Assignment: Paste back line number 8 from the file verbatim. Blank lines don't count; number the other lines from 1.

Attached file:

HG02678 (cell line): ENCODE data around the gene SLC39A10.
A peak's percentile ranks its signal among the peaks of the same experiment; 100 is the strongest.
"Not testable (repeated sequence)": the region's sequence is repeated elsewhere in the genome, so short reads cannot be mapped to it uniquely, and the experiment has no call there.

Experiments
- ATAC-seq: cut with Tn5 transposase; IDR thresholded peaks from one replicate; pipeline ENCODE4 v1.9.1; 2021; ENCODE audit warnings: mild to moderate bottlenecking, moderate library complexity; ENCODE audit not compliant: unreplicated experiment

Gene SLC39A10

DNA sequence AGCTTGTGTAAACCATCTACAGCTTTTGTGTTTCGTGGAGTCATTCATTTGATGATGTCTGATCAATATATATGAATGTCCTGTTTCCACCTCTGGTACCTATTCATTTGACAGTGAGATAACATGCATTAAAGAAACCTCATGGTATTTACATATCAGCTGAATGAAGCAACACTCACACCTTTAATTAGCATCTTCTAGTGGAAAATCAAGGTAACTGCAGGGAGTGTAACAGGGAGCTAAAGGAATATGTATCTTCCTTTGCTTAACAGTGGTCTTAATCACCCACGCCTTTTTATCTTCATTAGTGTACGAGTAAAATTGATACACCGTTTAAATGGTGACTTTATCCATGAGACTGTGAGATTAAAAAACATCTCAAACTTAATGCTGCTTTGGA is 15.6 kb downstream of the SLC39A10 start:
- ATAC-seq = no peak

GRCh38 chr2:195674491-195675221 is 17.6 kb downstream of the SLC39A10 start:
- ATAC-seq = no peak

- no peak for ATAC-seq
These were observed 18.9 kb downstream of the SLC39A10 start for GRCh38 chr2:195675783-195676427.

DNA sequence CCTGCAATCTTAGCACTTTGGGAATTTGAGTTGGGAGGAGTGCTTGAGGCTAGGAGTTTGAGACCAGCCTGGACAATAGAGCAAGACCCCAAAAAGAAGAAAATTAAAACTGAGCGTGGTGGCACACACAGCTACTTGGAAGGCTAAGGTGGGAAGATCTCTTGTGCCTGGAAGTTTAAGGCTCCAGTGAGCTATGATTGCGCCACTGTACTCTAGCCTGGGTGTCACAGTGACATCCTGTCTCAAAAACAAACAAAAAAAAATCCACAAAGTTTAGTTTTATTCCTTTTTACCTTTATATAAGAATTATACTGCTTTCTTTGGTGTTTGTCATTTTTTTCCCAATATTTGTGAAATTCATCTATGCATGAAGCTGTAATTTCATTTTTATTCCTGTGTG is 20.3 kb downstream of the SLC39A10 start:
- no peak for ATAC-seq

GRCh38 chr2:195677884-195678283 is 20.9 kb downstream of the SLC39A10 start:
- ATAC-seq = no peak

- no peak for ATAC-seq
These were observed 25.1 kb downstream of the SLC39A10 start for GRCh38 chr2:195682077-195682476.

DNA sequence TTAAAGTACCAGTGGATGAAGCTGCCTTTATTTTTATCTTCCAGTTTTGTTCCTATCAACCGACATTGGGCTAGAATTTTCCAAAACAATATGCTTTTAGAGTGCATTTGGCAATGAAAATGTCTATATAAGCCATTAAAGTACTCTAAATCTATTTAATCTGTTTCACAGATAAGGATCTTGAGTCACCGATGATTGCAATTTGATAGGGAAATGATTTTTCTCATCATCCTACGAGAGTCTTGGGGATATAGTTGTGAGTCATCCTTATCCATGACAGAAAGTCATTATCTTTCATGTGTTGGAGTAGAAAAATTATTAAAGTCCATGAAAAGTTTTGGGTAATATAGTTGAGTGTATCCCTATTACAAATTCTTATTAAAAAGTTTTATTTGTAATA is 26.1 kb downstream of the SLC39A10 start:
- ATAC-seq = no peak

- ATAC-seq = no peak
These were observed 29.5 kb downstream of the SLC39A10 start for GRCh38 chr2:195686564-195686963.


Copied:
- ATAC-seq = no peak